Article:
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A 62-year-old female presented to the emergency room with one-month history of epigastric abdominal pain, nausea and vomiting. She endorsed progressive dyspnea over two weeks. CT of the abdomen demonstrated bilateral pleural effusions and pancreatic inflammation, so the working diagnosis was pancreatitis. A diagnostic thoracentesis was performed and the pleural fluid analysis was classified as transudate by Light's criteria. Given the atypical features in history and concern for malignancy, fluid was sent for cytological examination and immunohistochemistry which suggested a mucinous malignancy. EGD revealed poorly differentiated signet ring cell adenocarcinoma of stomach. Patient underwent placement of indwelling pleural catheters for symptomatic improvement and was discharged to hospice. The decision whether to routinely send transudative effusions for cytological evaluation remains controversial. This case demonstrates the importance of using clinical judgement to guide that decision.
In this era of cost effective medicine, it is essential to ensure that we do not sacrifice quality of care. The traditional teaching is that malignant effusions are rarely transudative and performing cytology to diagnose malignancy on a transudative pleural effusion has a low yield and might not be cost effective. Our case demonstrates the importance of integrating clinical judgement into making this decision. In this case, when malignancy was suspected as a possible etiology, we sent the transudative effusion for cytological analysis. We were able to use these results to diagnose our patient with metastatic gastric adenocarcinoma. Reports of cases in which malignant pleural effusion (MPE) was the initial presentation of gastric adenocarcinoma note the mean survival time at diagnosis was three months . This further emphasizes the importance of making a diagnosis in a timely manner.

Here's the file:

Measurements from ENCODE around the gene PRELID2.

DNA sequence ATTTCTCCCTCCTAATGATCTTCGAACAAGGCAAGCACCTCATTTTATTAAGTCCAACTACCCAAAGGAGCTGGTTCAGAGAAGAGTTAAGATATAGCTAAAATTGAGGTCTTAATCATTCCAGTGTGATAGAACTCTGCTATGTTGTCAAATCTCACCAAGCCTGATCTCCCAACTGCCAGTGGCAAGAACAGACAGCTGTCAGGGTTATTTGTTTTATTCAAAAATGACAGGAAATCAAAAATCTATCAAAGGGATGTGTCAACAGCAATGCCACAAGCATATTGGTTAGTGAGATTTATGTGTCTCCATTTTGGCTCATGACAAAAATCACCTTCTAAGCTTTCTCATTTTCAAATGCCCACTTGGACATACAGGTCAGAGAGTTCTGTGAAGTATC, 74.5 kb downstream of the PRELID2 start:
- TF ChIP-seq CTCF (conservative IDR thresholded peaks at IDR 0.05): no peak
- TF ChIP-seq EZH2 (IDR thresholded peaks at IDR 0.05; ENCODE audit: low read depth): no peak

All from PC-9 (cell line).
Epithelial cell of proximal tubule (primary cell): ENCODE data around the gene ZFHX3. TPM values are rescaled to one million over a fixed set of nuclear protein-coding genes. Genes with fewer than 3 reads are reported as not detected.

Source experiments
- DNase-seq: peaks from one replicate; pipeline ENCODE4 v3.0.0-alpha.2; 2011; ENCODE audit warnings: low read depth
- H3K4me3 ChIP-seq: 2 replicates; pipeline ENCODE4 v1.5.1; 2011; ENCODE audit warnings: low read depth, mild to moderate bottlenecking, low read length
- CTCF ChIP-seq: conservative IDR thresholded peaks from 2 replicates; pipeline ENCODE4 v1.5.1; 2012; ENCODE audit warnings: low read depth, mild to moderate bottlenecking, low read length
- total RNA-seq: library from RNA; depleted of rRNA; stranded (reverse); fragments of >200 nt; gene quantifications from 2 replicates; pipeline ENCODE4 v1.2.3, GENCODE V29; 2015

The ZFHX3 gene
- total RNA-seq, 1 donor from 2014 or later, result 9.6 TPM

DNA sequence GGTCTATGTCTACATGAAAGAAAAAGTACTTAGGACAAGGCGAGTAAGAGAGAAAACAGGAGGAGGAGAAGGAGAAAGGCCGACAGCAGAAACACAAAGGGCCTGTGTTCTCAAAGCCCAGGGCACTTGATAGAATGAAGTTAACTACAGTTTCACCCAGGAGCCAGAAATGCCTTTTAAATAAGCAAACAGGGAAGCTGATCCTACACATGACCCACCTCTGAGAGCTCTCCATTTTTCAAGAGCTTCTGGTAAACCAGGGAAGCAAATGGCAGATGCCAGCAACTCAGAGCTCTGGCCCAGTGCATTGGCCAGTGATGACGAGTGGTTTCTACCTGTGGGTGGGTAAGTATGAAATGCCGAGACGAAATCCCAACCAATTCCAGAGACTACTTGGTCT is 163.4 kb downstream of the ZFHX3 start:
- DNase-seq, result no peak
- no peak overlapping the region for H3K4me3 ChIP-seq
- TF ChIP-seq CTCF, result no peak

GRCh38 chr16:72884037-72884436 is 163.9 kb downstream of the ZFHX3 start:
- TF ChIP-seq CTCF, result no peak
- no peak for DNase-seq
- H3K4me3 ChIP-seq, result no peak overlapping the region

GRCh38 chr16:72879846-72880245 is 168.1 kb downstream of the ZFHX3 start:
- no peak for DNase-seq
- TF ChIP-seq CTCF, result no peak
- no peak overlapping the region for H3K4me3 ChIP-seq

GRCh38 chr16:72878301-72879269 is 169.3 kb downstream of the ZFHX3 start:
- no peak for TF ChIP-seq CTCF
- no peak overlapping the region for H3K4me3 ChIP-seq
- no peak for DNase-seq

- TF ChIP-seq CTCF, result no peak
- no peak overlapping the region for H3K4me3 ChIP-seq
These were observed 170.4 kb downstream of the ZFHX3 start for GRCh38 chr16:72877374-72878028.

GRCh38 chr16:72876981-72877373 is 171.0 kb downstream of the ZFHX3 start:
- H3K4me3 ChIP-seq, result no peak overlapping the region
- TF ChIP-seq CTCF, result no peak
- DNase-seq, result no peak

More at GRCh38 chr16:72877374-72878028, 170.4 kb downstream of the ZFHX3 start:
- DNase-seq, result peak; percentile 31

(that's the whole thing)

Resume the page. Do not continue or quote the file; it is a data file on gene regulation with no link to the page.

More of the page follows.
A 62-year-old woman presented to the emergency room (ER) with one-month history of epigastric abdominal pain, nausea and nonbloody nonbilious emesis accompanied by a 20-lb weight loss. She also endorsed progressive dyspnea over the past two weeks. She had a history of hypertension, hyperlipidemia, and gastroesophageal reflux disease. There was no history of congestive heart failure, liver cirrhosis, chronic renal failure, or nephrotic syndrome. Her only medications were atorvastatin and a proton pump inhibitor. The patient denied current or previous alcohol use. On examination, her vitals were unremarkable. She was chronically ill appearing and had decreased breath sounds in the lower third of both lungs. Her cardiovascular exam was unremarkable, and she did not have jugular venous distension or any signs of congestive heart failure. Her abdominal exam was notable for midepigastric tenderness but no guarding and she had normal bowel sounds.
At the time of admission her lipase was 205 U/L (Upper limit of normal 60 U/L). Her serum creatinine was 1.56 mg/dL (calculated Creatinine clearance 47.841 ml/min) with a normal baseline. Rest of the labs including the liver enzymes were unremarkable. Chest X-ray (Fig. 1) revealed moderate bilateral pleural effusions. CT abdomen pelvis showed (Fig. 2) diffuse enlargement of the pancreas and pancreatic edema, bilateral pleural effusion, distal thickening of the stomach and decreased perfusion to her left kidney with mild hydronephrosis. She was initially managed as an acute pancreatitis.
The next day she was taken to the operating room where urology placed a left renal stent. No intraluminal obstruction was found. Post-operative course was complicated by hypoxic respiratory failure in the recovery area and she was transferred to the medical intensive care unit (MICU). There she had a diagnostic thoracentesis performed, with the thought that removal of the fluid would also help with extubation. She had removal of 1200 ml of straw-colored fluid and was extubated without any complications.
Pleural fluid analysis (Table 1) revealed a transudative effusion by Light's criteria. Despite the transudative nature of the effusion, we decided to send the fluid for cytology as a metastatic malignancy was one of our considerations. Cytology results returned for atypical cells concerning for metastatic carcinoma. Immunohistochemistry performed on the cell block prepared from the fluid was positive for Ber-EP4 and monoclonal carcinoembryonic antigen (mCEA). EGD was performed (Fig. 3) showing infiltrative process in the stomach. Surgical pathology revealed poorly differentiated adenocarcinoma with signet ring features.
The patient and the family decided to take the route of hospice care. She had symptomatic, recurrent pleural effusion for which she had placement of bilateral indwelling pleural catheters.